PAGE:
Believe it or not, there are plants out there that can cause harm to your dog – and some can even be fatal. These poisonous plants can be found planted around your neighborhood, at your local park, and they may even be in your own home or backyard The best thing you can do to keep your pup safe is to know what to look for – and which plants to avoid.
Because they are like furry family members, you do what you can to protect your dog, don’t you? Well, the more you learn about these plants, the greater your chance of saving your pet from taking a bite.
- Aloe Vera
Aloe vera is something most people have in their homes. It is great for providing relief for sunburns and also comes with a lot of health benefits, too. For humans, that is. When it comes to dogs, aloe vera can have a different – more negative – impact.
Aloe vera contains anthraquinone glycosides which can have a powerful laxative effect. If they are ingested, the glycosides become metabolized by intestinal bacteria. The result? Increased mucus production and water in the colon.
There are signs of ingestion you can look out for. For instance, if your dog ingests aloe vera, he or she may experience:
- Changes in urine color
Azaleas and rhododendrons are shrubs that produce beautiful, colorful flowers. They can be planted all over, but usually do well under the shade of a tree. These shrubs burst to life during the spring time. While we love to take in the delightful colors and sights of these shrubs, even the smallest dog nibble can lead to a whole bunch of health issues.
Although these plants are not enticing to dogs, there is still a possibility they will munch on them. Knowing what they look like and the danger they bring can help you to steer Fido clear of them. And, of course, you may want to consider not including them in your own landscaping plans.
Serious health problems that dogs can face if a tiny amount of azaleas or rhododendrons are consumed include:
- Loss of appetite
- Excessive drooling
- Digestive issues
- Loss of coordination
- Leg paralysis
Most severely, your dog may experience a weak heart rate since consumption can lead to a coma or death.
Tulips are another beautiful flower – and they are definitely a sign that spring has sprung. . Unfortunately, no matter how much joy their colorful look gives you, you may want to ditch the tulips if you want to keep your pet safe. These flowers are highly toxic to dogs and can pose a serious threat to their health. And while all parts of a tulip are harmful – the toxic alkaloids are extra concentrated in the bulbs. Diggers beware!
If your dog comes in contact with a tulip, here’s what can happen:
- Loss of appetite
- Intense gastrointestinal irritation
- Depression of their central nervous system
- Cardiac abnormalities
Depending on how much is consumed, these symptoms can come on quickly and severely, requiring prompt attention.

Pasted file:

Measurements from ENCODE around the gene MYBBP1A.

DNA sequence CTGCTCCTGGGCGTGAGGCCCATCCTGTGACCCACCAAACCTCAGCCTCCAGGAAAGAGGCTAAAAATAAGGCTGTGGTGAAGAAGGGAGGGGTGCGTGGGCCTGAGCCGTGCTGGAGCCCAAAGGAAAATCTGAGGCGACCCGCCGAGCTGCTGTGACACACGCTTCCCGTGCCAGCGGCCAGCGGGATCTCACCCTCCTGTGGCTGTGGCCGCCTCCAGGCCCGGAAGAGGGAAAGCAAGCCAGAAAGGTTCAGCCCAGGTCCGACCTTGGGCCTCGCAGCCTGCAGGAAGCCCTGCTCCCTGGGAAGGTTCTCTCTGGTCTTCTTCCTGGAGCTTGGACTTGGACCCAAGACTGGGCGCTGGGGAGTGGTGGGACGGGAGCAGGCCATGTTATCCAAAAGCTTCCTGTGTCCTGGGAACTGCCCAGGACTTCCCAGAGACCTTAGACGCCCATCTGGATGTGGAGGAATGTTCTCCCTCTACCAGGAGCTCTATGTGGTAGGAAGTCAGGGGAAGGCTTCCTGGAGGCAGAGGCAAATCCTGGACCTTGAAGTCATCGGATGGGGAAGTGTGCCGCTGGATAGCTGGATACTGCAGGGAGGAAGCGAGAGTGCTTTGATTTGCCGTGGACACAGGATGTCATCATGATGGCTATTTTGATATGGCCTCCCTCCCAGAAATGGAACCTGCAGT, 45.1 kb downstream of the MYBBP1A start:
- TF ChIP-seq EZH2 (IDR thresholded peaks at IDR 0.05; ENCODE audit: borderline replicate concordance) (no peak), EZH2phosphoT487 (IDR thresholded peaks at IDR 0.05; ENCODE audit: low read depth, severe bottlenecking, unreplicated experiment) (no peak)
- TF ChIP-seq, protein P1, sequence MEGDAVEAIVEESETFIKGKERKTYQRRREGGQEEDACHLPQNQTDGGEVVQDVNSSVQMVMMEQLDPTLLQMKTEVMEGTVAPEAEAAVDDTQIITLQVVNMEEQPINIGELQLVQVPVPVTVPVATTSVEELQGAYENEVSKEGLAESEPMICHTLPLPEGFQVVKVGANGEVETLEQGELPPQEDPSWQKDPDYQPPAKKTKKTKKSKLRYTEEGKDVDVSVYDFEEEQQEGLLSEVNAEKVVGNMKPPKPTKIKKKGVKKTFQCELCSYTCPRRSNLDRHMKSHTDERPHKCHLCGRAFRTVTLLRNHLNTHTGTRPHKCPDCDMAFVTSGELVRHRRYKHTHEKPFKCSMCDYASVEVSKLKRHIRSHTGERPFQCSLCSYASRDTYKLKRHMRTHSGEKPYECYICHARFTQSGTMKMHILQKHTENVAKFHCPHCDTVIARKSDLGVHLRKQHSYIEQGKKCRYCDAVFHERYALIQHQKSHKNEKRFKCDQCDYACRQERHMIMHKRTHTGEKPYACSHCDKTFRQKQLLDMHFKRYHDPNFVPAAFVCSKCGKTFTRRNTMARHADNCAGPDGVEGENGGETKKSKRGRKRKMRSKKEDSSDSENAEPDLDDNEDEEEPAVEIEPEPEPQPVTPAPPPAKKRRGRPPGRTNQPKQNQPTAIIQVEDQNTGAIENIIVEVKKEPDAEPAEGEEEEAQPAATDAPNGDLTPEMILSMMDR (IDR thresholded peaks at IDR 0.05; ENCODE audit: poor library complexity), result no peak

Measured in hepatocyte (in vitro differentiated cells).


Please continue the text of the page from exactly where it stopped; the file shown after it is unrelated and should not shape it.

- Sago Palm
Sago palms are stunning and elegant in their appearance. It’s no wonder they are such a hot item for those looking to landscape their lawn. Popular in mild climates, many dogs are drawn to these plants. Simply put, it tastes good.
Turning your back for just a moment when your dog is around a sago palm can have deadly consequences. Every single part of this plant is toxic – especially the seeds.
If your dog comes in contact with this plant and decides to have a little taste, you can expect the following symptoms:
- Increased thirst
- Hemorrhagic gastroenteritis
- Liver damage
- Liver failure
There should be no hesitation with this one – you need to contact your dog’s vet immediately.
Butterflies love milkweed. But no matter how sweet it is to watch the fluttering butterflies or look at its neat appearance, milkweed is dangerous for your dog. IYou don’t have to give up having a butterfly garden, but you do have to look for milkweed alternatives to keep your fur friend safe. Again, knowing what it looks like so you can protect your pet when you are out and about is important, too.
Should your dog ingest any part of this plant (that’s right – every single part is toxic), seek veterinary treatment immediately. Symptoms include:
- Profound depression
- Difficulty breathing
- Rapid or weak pulse
- Dilated pupils
- Kidney or liver failure
- Respiratory paralysis
It is important to note that the symptoms will appear mild at first. Sadly, this allows fur pup moms and dads to let their guard down. If treatment is not sought immediately, these minor symptoms turn severe. So, don’t hesitate.
What to Do If the Unthinkable Happens
If you believe your dog has ingested a poisonous or otherwise toxic plant, here’s what you can do.
First, get your dog to safety. Move your dog away from the plant but not before identifying the plant. If you know what it is, great. If not, take a picture. This way you have something to provide the vet if need be.
Pay attention to how your dog is acting. Is your dog alert? Breathing? Behaving normally? If so, you still want to be proactive and give a call to your vet or poison control. The ASPCA Animal Poison Control, for instance, has a 24-hour hotline to call: (888) 426-4435. Or contact your vet to discuss the situation.
Finally, if your pup is not behaving normally, seek veterinary treatment immediately. Don’t try any at-home DIY tricks for saving your dog – including trying to make your dog vomit. There could be more going on under the surface than you realize – and the symptoms can quickly become severe or deadly.
The quicker you can get your dog the treatment he or she needs, the greater chances of a successful recovery.
At Scoop Soldiers, our troops work hard to do what we can to keep your pet safe and protected – such as pet waste removal and sanitizing your yard. We service both residential and pet-friendly commercial clients, including apartment complexes, doggy day-cares, hotels and more.
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